In many parts of Europe and America, the beach season has already started. Summer is in full swing, and that's the time to look at the works of American Taiwanese-born artist Hilo Chen (b. 1942). Even if you don't have the opportunity to relax on the seashore, watching his photorealistic women, you'll probably feel like being on the crowded beach with naked bodies close. There's no shame, no social distance anymore, only seductive body parts of sunbathing females and the sea in the background.
Fig. 1. Beach #148 (conchigliadivenere.wordpress.com)
Fig. 2. Beach #147
Fig. 3. Beach #146
Fig. 4. Beach #154
Fig. 5. Beach #153
Fig. 6. Beach #62
Fig. 7. Beach #37
Fig. 8. City #6
Fig. 9. Beach # 145
Fig. 10. Beach #173 (gushiciku.cn)
From Architect To Photorealist
Chen didn't start as a professional painter. His way began with studying architectural engineering at Chung Yien College, from which he graduated in 1966. In 1968, after a brief stay in Paris, Chen relocated to New York City, where he lives and works nowadays. Probably, it was the development of the photorealism movement in the 1960s that became a driver of his artistic career. The first exhibition of Chen's works happened in 1974 at Louis K. Meisel Gallery. Since that time, Chen has been holding numerous expositions in museums across the world. His works are placed in the collections of the Solomon R. Guggenheim Museum in New York, the Taipei Fine Arts Museum, and the San Jose Museum of Art.
Fig. 11. Beach #110, 1986 (conchigliadivenere.wordpress.com)
Fig. 12. Beach #114
Fig. 13. Beach #94
Fig. 14. Beach #120
Fig. 15. Beach #170 (artsy.net)
Fig. 16. Beach #162
Fig. 17. Beach #79
Similarities And Dissimilarities
In his paintings, Chen depicts women in a voyeuristic manner catching a glimpse of female private parts. This approach is quite justified in the beach setting, where bikinis often slip off the body parts because of the sea waves. Unlike photorealist Terry Rodgers, Chen seems to be more adherent to minimalism in his paintings. He doesn't pay much attention to the setting, so it usually lacks specific details. While, along with a group of naked or semi-naked bodies, Rodgers depicts elegant objects of the interior, Chen takes a close-up of the one female body. We can see the texture of a woman's skin, which palpability is emphasized by water droplets covering the body. Some paintings resemble the works of pop artists. Chen's close-ups of female breasts and depictions of legs can remind you of the series by Hilo Chen's contemporary Tom Wesselman (Seascape #10, Bedroom Painting #11, Seascape (Tit), and others).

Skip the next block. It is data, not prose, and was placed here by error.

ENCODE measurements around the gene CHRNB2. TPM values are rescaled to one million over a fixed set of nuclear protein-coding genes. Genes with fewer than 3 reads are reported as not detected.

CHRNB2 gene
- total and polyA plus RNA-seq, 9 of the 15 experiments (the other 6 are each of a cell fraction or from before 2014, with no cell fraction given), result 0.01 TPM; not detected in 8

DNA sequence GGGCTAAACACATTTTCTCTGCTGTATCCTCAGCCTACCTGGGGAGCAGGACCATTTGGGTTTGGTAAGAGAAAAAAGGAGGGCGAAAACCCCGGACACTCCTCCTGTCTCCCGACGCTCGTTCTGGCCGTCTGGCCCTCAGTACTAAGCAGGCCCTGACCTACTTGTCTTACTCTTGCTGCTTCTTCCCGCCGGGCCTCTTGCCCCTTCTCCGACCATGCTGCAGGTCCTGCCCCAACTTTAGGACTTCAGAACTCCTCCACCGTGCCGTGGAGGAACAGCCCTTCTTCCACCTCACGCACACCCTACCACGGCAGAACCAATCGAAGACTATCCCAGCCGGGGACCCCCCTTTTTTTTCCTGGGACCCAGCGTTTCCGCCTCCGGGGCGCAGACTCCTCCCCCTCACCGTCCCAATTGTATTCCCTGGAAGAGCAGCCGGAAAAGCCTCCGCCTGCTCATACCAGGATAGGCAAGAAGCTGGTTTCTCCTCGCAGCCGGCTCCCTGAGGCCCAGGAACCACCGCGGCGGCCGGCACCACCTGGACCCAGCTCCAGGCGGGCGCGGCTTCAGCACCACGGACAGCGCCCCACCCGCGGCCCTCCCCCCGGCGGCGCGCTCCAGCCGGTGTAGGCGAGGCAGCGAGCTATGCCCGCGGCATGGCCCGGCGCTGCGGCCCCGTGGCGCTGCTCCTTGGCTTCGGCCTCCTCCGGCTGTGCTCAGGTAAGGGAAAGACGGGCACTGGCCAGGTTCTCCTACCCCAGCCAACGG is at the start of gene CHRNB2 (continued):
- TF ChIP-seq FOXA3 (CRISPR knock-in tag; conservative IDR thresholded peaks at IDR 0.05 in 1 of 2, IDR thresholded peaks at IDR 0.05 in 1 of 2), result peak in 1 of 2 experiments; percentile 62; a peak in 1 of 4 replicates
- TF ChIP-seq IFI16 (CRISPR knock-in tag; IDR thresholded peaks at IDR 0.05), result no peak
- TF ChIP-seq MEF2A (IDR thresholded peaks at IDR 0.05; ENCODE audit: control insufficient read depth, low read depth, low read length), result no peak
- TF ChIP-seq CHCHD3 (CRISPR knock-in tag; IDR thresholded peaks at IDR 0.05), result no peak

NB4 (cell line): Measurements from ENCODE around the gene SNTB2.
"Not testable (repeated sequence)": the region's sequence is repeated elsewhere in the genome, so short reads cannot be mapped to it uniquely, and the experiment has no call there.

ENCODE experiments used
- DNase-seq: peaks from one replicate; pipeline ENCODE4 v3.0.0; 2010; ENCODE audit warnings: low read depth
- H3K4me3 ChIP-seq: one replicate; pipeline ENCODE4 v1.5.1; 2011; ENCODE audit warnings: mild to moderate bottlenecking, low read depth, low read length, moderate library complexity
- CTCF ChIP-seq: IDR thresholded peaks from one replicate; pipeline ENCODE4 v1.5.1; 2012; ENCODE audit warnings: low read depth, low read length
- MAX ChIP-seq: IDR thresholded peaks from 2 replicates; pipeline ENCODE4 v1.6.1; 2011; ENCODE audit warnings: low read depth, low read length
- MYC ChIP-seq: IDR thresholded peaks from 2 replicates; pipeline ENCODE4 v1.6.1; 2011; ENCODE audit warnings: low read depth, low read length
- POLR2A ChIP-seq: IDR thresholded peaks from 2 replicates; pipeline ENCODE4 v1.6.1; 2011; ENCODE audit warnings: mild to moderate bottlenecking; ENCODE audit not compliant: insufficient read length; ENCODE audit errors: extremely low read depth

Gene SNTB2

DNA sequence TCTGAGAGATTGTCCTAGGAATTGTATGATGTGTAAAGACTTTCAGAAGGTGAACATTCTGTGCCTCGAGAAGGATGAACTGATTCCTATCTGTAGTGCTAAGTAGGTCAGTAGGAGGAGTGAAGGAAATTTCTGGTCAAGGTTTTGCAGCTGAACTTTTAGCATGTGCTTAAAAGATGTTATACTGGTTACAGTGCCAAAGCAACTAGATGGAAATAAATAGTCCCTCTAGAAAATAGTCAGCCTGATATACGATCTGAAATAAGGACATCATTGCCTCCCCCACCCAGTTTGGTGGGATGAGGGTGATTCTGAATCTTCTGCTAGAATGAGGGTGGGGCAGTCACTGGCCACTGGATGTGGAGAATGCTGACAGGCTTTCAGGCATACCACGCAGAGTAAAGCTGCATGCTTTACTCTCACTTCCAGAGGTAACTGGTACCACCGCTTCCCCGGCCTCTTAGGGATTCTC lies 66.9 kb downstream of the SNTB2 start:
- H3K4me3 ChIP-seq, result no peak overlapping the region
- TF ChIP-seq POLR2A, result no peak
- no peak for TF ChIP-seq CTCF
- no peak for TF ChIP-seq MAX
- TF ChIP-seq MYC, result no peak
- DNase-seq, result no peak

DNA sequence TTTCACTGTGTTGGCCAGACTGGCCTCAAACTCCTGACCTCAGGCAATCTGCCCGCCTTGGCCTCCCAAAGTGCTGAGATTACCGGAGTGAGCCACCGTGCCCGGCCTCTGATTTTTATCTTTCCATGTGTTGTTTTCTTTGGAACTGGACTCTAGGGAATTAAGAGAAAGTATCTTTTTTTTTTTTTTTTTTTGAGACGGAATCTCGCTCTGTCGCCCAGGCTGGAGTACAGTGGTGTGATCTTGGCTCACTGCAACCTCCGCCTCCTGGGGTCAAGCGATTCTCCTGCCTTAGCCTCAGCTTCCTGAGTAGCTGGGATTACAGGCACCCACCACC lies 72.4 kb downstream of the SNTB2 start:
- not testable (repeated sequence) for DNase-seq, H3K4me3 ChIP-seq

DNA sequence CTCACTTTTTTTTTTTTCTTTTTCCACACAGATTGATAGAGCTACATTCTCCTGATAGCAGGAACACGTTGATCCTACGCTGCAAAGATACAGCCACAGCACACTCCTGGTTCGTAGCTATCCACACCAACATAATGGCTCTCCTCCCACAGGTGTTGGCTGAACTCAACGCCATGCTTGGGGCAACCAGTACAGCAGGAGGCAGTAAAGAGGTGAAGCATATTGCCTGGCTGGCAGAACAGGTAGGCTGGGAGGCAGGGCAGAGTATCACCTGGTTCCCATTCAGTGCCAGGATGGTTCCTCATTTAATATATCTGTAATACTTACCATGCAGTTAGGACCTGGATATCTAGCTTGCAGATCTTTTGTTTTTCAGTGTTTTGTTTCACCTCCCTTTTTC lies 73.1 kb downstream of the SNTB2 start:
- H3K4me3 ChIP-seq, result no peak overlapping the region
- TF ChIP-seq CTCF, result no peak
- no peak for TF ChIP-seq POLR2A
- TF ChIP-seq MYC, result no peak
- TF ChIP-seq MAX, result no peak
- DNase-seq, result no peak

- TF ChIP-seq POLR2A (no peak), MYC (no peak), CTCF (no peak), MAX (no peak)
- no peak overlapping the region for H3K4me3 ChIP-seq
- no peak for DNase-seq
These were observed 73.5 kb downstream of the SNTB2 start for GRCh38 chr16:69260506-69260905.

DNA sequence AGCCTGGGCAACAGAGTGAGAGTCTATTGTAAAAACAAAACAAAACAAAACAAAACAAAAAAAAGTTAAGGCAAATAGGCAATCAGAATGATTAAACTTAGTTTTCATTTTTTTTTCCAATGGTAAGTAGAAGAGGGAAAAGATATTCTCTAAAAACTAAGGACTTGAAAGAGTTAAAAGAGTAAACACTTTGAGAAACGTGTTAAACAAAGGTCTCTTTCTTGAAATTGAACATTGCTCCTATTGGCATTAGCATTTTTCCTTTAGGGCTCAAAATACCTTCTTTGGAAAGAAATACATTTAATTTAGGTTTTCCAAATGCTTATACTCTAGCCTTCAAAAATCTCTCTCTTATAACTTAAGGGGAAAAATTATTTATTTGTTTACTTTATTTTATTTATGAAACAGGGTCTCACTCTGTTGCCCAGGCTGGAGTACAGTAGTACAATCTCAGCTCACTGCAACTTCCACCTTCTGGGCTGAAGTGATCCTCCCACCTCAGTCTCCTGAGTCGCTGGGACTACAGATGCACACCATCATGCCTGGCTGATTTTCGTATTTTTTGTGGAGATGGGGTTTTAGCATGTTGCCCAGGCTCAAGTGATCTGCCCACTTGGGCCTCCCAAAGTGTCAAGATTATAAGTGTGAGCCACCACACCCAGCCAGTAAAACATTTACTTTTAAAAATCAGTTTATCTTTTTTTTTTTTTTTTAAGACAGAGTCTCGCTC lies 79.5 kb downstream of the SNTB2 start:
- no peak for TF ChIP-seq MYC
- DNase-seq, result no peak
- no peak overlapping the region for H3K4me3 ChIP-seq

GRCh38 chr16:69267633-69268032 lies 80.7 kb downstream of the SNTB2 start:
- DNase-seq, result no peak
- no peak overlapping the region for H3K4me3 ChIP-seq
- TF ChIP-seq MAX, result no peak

Fig. 18. Beach (lembranzas-ines.blogspot.com)
Fig. 19. Tom Wesselman, The Seascape (Tit); moma.org
Fig. 20. Hilo Chen, Bath (conchigliadivenere.files.wordpress.com)
Fig. 21. Tom Wesselman Bedroom Painting #11 1969 (wordpress.com)
Fig. 22. Bath, 1992 (artsy.net)
Fig. 23. Bath (americangallery20th.wordpress.com)
Fig. 24. Beach, 1972 (designwant.com)
Fig. 25. Tom Wesselman Seascape #10, 1966 (tomwesselmannestate.org)
Fig. 26. Title unknown (americangallery20th.wordpress.com)
Fig. 27. Beach #105 (conchigliadivenere.wordpress.com)
Fig. 28. Beach #61 (artnet.com)
Fig. 29. Beach #64 (artnet.com)
Fig. 30. Beach #63 (artnet.com)
Philosophy of Photorealism
Louis Meisel, an art dealer who organized the first exhibition of Hilo Chen, mentions that the main artistic challenge defined by Aristotle as mimesis or the imitation of reality in photorealism shifts towards the imitation of photography. Whether the camera affects the artist's perception or it's the only way to capture the so-called objective reality - that's the question for every viewer to answer by themselves. The photorealist movement was a reaction to abstractionism and expressionism prevailing in fine arts since the invention of photography. Reproducing the photographic image on a canvas is regarded by the representatives of the movement as a possible way to reclaim the value of fine art imagery in times of overabundance of photography. The opposition of artists and photographers, to some extent, is captured in one of Hilo Chen's paintings depicting a nude lying on a bed with an image of Sleeping Venus (1510) by Giorgione in the background. In concordance with the photorealist technique, initially, the scene was photographed and only then transferred to the canvas. It's funny to think how Venus was depicted by Giorgione, then reproduced, then photographed by Hilo Chen, and, eventually, repainted, so photography remained only an interstitial medium between the artists of different centuries.
Fig. 33. Beach #99 (conchigliadivenere.files.wordpress.com)
Fig. 34. Beach #115
Fig. 35. Beach #135
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Click HERE for an article on the bedroom paintings of the American artist Tom Wesselmann
Sources: Wikipedia.org; conchigliadivenere.wordpress.com
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Krisuon 15 Jul 2022
Marijn Kruijffon 15 Jul 2022